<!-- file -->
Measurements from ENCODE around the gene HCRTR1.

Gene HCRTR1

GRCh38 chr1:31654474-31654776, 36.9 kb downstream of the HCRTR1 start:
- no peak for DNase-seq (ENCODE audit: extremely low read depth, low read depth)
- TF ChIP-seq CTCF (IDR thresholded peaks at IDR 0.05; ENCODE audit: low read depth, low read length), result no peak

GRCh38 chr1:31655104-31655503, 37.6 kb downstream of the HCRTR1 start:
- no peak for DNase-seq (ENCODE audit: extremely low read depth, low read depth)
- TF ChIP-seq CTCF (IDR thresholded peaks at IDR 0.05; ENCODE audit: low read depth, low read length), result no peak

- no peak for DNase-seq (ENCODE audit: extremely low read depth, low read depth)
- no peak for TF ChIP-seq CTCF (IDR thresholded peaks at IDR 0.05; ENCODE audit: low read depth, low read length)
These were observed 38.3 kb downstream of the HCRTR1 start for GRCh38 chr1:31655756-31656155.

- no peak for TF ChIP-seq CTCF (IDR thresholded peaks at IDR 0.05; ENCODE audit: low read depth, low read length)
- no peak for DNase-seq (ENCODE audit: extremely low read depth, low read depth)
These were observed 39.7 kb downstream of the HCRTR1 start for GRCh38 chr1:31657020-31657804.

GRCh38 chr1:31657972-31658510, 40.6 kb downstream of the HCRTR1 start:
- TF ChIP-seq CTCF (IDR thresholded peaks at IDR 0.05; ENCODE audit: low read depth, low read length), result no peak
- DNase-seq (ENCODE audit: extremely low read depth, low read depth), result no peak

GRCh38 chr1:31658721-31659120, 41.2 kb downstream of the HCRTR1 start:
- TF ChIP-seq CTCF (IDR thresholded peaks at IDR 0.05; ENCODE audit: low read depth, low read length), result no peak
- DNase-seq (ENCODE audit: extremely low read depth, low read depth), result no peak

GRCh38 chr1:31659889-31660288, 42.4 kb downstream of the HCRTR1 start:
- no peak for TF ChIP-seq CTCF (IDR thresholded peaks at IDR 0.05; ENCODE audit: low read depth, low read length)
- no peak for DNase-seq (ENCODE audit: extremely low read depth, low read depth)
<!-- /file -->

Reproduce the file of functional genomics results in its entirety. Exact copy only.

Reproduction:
Measurements from ENCODE around the gene HCRTR1.

Gene HCRTR1

GRCh38 chr1:31654474-31654776, 36.9 kb downstream of the HCRTR1 start:
- no peak for DNase-seq (ENCODE audit: extremely low read depth, low read depth)
- TF ChIP-seq CTCF (IDR thresholded peaks at IDR 0.05; ENCODE audit: low read depth, low read length), result no peak

GRCh38 chr1:31655104-31655503, 37.6 kb downstream of the HCRTR1 start:
- no peak for DNase-seq (ENCODE audit: extremely low read depth, low read depth)
- TF ChIP-seq CTCF (IDR thresholded peaks at IDR 0.05; ENCODE audit: low read depth, low read length), result no peak

- no peak for DNase-seq (ENCODE audit: extremely low read depth, low read depth)
- no peak for TF ChIP-seq CTCF (IDR thresholded peaks at IDR 0.05; ENCODE audit: low read depth, low read length)
These were observed 38.3 kb downstream of the HCRTR1 start for GRCh38 chr1:31655756-31656155.

- no peak for TF ChIP-seq CTCF (IDR thresholded peaks at IDR 0.05; ENCODE audit: low read depth, low read length)
- no peak for DNase-seq (ENCODE audit: extremely low read depth, low read depth)
These were observed 39.7 kb downstream of the HCRTR1 start for GRCh38 chr1:31657020-31657804.

GRCh38 chr1:31657972-31658510, 40.6 kb downstream of the HCRTR1 start:
- TF ChIP-seq CTCF (IDR thresholded peaks at IDR 0.05; ENCODE audit: low read depth, low read length), result no peak
- DNase-seq (ENCODE audit: extremely low read depth, low read depth), result no peak

GRCh38 chr1:31658721-31659120, 41.2 kb downstream of the HCRTR1 start:
- TF ChIP-seq CTCF (IDR thresholded peaks at IDR 0.05; ENCODE audit: low read depth, low read length), result no peak
- DNase-seq (ENCODE audit: extremely low read depth, low read depth), result no peak

GRCh38 chr1:31659889-31660288, 42.4 kb downstream of the HCRTR1 start:
- no peak for TF ChIP-seq CTCF (IDR thresholded peaks at IDR 0.05; ENCODE audit: low read depth, low read length)
- no peak for DNase-seq (ENCODE audit: extremely low read depth, low read depth)